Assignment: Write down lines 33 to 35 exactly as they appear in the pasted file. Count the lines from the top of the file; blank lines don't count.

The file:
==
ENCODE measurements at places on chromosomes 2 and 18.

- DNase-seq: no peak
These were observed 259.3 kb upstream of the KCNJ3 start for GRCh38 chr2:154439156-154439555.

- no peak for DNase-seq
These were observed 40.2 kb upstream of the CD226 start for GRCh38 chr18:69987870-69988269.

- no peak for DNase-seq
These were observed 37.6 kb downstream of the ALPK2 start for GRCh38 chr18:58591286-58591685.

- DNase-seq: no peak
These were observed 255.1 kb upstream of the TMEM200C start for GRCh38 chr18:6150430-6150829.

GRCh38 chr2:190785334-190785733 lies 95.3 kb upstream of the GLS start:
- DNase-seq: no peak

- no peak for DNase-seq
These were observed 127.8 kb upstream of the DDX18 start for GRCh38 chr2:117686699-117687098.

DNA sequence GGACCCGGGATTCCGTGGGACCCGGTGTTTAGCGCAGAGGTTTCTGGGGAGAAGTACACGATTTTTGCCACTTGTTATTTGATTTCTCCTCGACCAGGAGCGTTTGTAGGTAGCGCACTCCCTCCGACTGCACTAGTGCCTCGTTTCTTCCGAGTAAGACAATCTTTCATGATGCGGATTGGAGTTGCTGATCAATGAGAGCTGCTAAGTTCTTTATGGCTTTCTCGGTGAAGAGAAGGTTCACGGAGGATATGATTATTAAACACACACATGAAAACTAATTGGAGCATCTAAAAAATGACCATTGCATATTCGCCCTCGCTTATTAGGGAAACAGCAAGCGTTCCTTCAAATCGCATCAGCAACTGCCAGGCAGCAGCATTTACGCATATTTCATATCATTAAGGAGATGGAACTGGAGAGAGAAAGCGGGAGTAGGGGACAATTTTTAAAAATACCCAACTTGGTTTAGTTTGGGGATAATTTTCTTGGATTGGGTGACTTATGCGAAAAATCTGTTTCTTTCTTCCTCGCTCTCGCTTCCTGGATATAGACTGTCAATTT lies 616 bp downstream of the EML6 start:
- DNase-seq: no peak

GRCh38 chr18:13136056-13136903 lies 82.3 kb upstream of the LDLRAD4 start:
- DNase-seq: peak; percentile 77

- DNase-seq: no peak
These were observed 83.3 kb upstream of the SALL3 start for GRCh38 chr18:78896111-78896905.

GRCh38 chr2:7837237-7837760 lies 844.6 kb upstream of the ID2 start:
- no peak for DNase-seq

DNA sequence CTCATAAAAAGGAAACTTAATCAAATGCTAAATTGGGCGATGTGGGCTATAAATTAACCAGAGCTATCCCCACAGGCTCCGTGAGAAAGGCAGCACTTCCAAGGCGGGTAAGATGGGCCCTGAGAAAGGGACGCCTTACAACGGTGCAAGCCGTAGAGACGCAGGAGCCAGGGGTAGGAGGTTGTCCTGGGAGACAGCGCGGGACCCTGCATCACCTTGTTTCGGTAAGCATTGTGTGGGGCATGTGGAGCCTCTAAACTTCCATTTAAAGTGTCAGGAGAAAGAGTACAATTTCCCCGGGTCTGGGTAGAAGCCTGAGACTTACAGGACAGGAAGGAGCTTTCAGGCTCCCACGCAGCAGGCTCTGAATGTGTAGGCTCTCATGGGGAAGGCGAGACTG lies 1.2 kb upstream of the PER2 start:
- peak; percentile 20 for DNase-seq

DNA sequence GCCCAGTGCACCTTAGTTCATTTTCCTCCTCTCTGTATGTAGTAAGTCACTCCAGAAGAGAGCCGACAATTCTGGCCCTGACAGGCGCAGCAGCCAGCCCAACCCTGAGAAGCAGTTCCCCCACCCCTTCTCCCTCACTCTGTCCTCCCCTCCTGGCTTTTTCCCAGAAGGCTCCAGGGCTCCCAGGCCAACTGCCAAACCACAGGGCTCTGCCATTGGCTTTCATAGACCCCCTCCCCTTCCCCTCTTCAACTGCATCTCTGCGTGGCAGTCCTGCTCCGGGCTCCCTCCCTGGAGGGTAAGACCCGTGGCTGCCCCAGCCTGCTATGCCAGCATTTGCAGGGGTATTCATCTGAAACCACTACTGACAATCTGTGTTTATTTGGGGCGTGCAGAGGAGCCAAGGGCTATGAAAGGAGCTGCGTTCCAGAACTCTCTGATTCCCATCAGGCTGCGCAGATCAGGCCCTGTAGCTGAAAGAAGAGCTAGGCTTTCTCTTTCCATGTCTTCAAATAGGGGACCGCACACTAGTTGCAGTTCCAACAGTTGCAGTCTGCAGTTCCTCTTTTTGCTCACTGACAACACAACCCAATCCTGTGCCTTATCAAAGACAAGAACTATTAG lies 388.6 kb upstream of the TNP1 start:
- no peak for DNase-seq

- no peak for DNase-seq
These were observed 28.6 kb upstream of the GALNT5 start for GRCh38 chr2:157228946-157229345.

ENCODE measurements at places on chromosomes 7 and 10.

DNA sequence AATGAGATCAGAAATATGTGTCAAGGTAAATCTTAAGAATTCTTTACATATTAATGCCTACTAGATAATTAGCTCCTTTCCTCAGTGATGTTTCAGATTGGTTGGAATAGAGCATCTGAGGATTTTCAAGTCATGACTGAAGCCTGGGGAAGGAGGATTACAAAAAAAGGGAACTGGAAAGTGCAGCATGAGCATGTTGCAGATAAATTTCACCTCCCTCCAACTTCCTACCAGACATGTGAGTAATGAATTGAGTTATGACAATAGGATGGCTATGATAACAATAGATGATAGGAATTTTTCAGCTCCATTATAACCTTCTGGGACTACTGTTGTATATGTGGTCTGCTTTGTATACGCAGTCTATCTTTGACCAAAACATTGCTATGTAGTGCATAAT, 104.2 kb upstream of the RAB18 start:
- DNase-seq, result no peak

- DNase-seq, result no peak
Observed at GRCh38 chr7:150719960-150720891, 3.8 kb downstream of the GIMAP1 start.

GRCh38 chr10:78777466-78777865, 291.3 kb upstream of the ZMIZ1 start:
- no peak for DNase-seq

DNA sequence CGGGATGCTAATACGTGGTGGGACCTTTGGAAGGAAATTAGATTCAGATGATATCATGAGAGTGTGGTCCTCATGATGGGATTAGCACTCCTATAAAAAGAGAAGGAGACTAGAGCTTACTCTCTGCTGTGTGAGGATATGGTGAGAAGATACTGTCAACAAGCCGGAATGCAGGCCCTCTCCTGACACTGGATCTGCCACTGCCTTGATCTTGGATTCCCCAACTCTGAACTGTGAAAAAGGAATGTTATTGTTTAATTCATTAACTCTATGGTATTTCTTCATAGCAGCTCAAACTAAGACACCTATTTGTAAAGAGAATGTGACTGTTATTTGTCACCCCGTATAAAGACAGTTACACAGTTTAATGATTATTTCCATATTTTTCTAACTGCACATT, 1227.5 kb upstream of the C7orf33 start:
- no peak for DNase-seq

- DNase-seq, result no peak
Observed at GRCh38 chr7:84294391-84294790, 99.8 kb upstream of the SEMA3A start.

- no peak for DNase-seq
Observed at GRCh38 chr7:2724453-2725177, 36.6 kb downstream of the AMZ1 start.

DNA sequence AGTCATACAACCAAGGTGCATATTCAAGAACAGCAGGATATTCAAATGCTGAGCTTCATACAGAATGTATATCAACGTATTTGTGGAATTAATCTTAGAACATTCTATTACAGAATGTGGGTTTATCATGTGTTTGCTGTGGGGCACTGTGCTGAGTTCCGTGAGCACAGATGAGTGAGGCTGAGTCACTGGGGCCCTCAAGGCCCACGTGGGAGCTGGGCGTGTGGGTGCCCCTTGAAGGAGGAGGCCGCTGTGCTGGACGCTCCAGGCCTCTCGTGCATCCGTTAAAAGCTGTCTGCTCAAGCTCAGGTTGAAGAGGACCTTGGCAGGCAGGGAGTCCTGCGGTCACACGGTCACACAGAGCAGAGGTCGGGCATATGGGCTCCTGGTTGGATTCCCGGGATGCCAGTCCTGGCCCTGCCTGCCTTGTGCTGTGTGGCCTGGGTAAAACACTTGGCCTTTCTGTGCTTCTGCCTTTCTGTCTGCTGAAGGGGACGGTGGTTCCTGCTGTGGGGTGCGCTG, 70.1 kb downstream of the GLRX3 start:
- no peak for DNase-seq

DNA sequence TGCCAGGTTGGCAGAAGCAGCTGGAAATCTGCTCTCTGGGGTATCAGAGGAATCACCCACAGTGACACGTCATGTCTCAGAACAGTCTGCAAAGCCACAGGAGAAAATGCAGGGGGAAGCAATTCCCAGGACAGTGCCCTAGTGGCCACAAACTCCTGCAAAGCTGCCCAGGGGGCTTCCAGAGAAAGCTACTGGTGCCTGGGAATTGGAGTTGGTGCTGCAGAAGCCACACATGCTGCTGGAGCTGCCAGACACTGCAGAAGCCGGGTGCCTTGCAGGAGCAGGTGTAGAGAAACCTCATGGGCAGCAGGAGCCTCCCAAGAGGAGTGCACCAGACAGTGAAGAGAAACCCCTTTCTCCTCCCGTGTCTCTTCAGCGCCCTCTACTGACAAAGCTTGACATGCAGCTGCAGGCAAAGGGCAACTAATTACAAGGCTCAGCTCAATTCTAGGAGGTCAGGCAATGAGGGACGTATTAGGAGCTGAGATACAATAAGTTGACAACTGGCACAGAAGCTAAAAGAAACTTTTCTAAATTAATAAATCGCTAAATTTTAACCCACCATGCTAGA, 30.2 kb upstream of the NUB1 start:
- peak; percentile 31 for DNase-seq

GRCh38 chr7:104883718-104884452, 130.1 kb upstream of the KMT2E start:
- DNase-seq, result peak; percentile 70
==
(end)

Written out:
GRCh38 chr10:78777466-78777865, 291.3 kb upstream of the ZMIZ1 start:
- no peak for DNase-seq

DNA sequence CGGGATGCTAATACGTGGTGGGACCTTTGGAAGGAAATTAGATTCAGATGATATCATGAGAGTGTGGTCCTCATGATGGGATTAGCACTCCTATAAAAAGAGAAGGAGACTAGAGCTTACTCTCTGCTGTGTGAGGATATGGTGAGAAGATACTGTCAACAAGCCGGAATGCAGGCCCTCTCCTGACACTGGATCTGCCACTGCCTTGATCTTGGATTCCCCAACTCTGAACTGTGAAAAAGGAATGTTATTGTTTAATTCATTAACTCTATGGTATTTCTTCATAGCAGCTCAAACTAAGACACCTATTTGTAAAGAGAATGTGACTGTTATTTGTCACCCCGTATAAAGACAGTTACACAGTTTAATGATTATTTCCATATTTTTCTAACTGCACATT, 1227.5 kb upstream of the C7orf33 start: